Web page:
Madison’s Board of Zoning Appeals approved a conditional use permit that will help clear the way for an animal crematorium to be located on Madison’s hilltop.

Local veterinarian Jamie Geyman and her husband, Joseph Geyman, plan to open the facility in a pole barn located at 1848 East 400 North, a property zoned agricultural, to service not only customers of her North Madison Veterinary Clinic, but other veterinarians and animal owners who currently must transport deceased pets and other animals to Columbus, Clarksville or further for cremation.

She said the disposal crematory they are purchasing for the site will be capable of handling animals up to 1,000 pounds but that the plan is to limit the size to under 500 pounds and that the bulk of the animals to be serviced will involve family pets like dogs and cats.

Jamie Geyman said the cremation chamber is a top of the line unit that does the job quickly and efficiently with very little smoke and no odor. She added that providing such a place locally will take away some of the delay and burden local residents face when coping with the loss of a pet.

Board member Rick Ferris said he’s had a lot of experience with animal cremations in his line of work and units like the Geymans plan to operate are “very efficient in what they do” and “people won’t even know what’s going on in that pole barn.”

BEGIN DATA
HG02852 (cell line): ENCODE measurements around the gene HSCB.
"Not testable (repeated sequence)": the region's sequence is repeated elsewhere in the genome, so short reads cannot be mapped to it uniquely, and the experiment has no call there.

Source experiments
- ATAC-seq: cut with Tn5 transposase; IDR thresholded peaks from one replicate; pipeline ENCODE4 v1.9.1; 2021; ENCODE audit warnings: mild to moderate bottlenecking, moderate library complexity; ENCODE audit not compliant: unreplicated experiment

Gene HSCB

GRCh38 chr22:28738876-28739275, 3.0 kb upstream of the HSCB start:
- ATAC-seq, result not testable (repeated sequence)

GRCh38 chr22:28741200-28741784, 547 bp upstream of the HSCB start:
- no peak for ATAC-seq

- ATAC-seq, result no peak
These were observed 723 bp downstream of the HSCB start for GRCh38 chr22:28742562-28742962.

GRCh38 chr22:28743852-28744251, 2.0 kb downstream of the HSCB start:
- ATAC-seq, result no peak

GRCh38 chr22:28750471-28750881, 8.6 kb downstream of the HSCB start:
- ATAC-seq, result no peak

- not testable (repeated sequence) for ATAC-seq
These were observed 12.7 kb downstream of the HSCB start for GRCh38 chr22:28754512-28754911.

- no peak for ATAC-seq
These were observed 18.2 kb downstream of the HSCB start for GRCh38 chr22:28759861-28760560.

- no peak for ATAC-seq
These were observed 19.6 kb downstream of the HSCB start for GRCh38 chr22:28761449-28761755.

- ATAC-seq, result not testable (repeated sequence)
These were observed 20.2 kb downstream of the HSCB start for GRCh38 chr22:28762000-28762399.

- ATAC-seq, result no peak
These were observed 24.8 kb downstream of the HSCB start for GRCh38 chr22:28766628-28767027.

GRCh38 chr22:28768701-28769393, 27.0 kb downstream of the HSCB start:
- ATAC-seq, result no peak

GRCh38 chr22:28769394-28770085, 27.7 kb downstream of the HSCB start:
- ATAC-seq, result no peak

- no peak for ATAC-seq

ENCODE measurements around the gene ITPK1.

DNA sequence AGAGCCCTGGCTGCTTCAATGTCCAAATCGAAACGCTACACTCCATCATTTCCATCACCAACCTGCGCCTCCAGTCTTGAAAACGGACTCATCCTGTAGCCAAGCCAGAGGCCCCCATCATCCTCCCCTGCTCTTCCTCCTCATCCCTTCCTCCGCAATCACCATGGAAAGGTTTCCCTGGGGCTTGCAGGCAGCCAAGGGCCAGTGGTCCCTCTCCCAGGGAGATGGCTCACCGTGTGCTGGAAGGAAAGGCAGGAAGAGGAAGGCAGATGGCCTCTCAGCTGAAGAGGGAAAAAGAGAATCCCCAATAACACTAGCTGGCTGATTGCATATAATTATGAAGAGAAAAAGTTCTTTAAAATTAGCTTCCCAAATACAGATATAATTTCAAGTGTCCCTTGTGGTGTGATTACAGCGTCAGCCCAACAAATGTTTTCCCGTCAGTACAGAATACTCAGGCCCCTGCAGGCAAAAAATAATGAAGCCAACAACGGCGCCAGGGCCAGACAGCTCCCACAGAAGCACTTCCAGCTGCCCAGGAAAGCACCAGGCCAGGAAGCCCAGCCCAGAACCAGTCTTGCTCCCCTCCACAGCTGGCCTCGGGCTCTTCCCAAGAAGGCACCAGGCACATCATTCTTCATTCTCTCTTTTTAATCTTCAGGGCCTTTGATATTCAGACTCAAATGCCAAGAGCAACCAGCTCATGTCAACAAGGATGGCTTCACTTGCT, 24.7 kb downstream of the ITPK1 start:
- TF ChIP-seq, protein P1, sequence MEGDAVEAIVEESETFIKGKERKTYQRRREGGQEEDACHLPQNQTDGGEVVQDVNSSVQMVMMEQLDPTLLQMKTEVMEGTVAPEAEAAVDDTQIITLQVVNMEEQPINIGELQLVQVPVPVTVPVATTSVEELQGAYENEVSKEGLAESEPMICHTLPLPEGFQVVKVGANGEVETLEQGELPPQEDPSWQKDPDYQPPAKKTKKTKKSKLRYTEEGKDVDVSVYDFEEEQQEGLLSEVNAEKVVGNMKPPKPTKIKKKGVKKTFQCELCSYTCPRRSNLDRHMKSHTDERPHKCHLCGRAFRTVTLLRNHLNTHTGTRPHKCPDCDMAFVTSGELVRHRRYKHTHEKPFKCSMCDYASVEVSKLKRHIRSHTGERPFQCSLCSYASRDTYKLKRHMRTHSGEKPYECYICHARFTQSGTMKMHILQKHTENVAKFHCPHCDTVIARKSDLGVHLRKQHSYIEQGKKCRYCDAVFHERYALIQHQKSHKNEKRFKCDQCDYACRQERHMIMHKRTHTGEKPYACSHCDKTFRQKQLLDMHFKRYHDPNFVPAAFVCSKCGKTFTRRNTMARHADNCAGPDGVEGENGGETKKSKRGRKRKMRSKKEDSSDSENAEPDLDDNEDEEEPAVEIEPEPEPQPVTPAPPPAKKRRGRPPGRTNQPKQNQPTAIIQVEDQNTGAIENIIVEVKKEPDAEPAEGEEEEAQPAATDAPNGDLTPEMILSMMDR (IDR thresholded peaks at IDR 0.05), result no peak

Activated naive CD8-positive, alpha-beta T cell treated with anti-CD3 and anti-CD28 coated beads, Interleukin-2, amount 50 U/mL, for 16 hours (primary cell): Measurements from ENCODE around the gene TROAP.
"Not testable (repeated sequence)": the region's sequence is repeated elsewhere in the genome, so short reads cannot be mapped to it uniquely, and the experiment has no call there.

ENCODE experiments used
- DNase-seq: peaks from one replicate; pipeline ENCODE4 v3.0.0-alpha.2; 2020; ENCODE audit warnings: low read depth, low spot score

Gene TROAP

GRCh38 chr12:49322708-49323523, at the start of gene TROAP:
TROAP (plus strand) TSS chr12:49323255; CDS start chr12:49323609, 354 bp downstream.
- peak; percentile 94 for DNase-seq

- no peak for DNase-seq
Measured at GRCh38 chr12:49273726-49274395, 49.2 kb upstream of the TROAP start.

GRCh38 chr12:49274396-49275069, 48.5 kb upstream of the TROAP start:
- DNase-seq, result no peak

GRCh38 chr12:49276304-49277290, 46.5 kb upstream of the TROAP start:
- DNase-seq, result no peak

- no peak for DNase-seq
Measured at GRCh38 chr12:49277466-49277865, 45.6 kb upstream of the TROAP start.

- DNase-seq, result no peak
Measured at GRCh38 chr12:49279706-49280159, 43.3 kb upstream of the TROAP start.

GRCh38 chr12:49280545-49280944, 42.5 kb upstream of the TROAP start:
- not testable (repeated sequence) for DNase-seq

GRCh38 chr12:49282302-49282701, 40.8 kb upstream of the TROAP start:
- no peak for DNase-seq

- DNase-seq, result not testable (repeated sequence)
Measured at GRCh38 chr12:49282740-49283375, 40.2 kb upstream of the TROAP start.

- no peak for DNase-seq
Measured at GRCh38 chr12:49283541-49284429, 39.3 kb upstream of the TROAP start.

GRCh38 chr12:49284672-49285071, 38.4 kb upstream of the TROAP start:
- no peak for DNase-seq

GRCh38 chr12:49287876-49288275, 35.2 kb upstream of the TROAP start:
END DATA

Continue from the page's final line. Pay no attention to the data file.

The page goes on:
Board members, noting the facility will serve a need locally and perhaps help bring closure to families who have lost pets, approved the application for a one-year period. Board member Nancy Burkhardt was absent from the meeting but Ferris, Bob Waller and Scott Baldwin all voiced support for the facility before voting 3-0.

“This is a service that we can use here and possible help a family deal with the loss a beloved pet,” said Waller.

However, the board members also cautioned that additional approvals may be needed for the site to actually operate

“We can approve it but if the IDEM (Indiana Department of Environmental Management) steps in and says ‘no’ it won’t matter what we say,” said Baldwin.

The Geymans said without approval of the conditional use permit, there would be no point pursuing other approvals to locate at the site and they will now seek whatever permits or authorizations are appropriate.

Jamie Geyman said so far she’s found very little information available on animal cremation regulations or the permit process to operate a crematory. She said it looks to be a fairly unregulated process but as a veterinarian she wants to make sure remains are handled properly.

“We looked around a lot of places and there wasn’t any information about the process,” Jaime Geyman said. “We finally talked to BOAH (Indiana State Board of Animal Health) and they had a one page application for transporting dead animals and that was it.”